I know that what I am about to talk about may not be pleasant to hear about, and I sincerely hope I don't make any of you angry (although I don't know why I should). But recent events have brought about an upsetting problem that I can't shake, and for reasons that will soon become obvious - but I will outline them below anyway - I can't confide in my theist family about this problem... they would not understand and would most likely gain false hope of me "returning to the fold" - I most certainly will not!
Let me begin this way:
I would have thought that after 7 years after I lost my faith, and after 3 years of being an admitted atheist, that I would have settled all the "adjusting period" emotional and social problems that I had... you know... dealing with the confusion of having the thing that you based your life on (devotion to God) disappear, dealing with confusion and uncertainty about what being an atheist would mean for me and my life (besides lacking belief in God - although that may be the most basic definition - we all know that being an atheist in the United States of America has far more practical issues and implications and hard choices about how you will go forward with your life), dealing with anxiety about who to "come out" to and when (if at all), dealing with confusion and new difficulties over how to live in a society that makes no room for non-believers and - even worse - rejects them and sometimes demonizes them, dealing with the friends and family that don't understand, may try to "win you back", may ask you (with that inevitable look of concern and worry) "What happened? Do you hate god? Did you stop coming to church/ stop believing in God because something bad happened? Are you depressed/ angry? Was it something I did? I REALLY want to know if I did something to hurt you so much that you took out your anger at me on God! Do you need someone to talk to, because I know a pastor/ priest/ rabbi/ etc. that I think you should talk to! He/she can REALLY help you in your time of darkness." (What I was thinking at the time: Ummm... my "time of darkness" is for an entirely different reason than you think! It's not something that anyone did! My faith just collapsed and my world is falling apart around me!), also... you have to deal with the friends and family that reject you because they can't deal with your atheism.
I thought I was through all that... now I'm not so sure.
You see... I have been going through a hard time... and sometimes I desperately wish that God was real and prayer worked so that I could have some relief from my pain... even though I am fully aware that all that is a fantasy.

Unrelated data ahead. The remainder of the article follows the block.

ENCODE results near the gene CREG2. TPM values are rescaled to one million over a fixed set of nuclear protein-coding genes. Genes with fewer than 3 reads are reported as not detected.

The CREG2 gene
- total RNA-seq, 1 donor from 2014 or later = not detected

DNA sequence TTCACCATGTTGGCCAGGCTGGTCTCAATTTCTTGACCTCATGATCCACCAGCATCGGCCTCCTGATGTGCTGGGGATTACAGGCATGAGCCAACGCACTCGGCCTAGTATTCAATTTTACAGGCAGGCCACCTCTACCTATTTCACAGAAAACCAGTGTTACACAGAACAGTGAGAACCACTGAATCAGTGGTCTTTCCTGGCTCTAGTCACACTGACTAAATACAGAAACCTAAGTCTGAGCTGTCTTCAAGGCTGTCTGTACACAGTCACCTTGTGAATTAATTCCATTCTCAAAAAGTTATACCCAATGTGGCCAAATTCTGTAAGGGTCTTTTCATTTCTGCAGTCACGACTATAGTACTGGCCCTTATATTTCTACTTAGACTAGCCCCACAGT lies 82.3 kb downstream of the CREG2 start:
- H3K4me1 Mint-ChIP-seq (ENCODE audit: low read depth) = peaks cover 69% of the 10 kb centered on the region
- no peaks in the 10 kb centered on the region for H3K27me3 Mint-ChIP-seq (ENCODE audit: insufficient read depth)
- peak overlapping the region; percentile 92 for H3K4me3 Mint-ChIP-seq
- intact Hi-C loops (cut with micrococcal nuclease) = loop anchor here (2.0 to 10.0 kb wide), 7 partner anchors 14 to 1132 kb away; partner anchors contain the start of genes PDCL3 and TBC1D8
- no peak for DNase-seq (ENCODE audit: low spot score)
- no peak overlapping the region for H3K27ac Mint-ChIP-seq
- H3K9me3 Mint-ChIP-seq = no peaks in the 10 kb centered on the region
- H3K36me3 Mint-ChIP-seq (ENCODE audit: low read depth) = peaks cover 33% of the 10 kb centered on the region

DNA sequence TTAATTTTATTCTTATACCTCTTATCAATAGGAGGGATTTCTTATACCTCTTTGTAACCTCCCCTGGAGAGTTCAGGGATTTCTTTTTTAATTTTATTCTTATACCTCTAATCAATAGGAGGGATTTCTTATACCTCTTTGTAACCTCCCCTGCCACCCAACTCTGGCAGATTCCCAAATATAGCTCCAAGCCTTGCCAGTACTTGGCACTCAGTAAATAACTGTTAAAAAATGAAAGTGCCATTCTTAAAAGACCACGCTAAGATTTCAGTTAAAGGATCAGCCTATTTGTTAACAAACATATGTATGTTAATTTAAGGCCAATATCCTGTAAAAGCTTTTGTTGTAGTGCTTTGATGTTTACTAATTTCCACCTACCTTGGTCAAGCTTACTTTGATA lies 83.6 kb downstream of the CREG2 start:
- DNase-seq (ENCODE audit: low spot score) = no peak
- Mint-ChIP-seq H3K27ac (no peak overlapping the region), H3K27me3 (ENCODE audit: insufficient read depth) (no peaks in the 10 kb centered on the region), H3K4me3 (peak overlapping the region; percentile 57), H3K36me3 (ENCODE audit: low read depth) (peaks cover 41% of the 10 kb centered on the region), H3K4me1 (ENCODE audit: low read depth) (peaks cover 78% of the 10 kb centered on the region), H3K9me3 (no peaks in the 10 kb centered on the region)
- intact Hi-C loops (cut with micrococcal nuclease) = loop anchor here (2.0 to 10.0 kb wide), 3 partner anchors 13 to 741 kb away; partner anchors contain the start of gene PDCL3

But something happened last night that really got me to wondering whether I am REALLY over my period of darkness and confusion and made me desperate for some advice from fellow non-theists who wouldn't try to do what my theist friends and family would inevitably do - interpret it as a sign that I wanted/ needed God back.
You see, I had a rather disturbing nightmare that I can't shake. When my Christian mother asked what the dream was about, I couldn't tell her... so I lied and said that I didn't remember. In reality... how could I forget?
The nightmare took place at my old church that I grew up in. I haven't been there in a very long time although, the other day, I passed one of my old friends, a youth pastor, as I was driving down the road. She and her husband both smiled and waved at me.
In the dream, I remember that the old church that I had loved so much was decrepit. It was falling apart at the seams bricks missing, the steeple was gone, and the floors inside were dusty and bare. The main pastor and the rest of the staff was leaving the building through the back entrance with grim, pale, sad faces. Some were crying. The reverend told me that the church had gone bankrupt and that it had been sold to a local atheist group. - I didn't know what to make of that - As soon as they were gone, a group of atheists I had never met before - but that seemed to know me - entered the building and started partying, putting up anti-theistic signs and banners all over the church and leaving popped balloons and confetti on the floor. The place was a mess. Everyone was smiling and laughing and inviting me to join in. But I didn't want to. I remember that I sat on the floor of the sanctuary and cried. I was not crying about God, I was remembering all the friends I had made there, all the various fun activities I had participated in over the years, and all the broken, forlorn faces of my friends that had left in silence after emptying their offices. I felt like a piece of my childhood that I kept close to my heart had been destroyed. I wasn't angry at the atheists, I felt confused and sad. I had no desire to join in on the anti-theist party... I just wanted to cry.
I woke up from the dream feeling disturbed and not knowing what it meant. Can any of you help me figure out what is going on? Have you had similar experiences? How have you dealt with them?
This was just a dream, but it also made me wonder why I would have a dream like that.
I don't know who that is... I didn't receive the "saint-sinner" email. Could you PM me and explain what was going on yesterday and what this troll was talking about?
I guess I should have been paying more attention. I and my wife don't stay up as late as we used to, we miss SNL. Atleast I can come here, read a little, post a little, chukkle and fume a little, and sometimes learn a little about stuff that would only be had from the 700 Club.
I missed Saint-Sinner, even before I learned anything from him/her.
@James - I'm not at all sure I like this site's prohibition against proselytizing, as we are missing out on a lot of fun by not being allowed to shred them.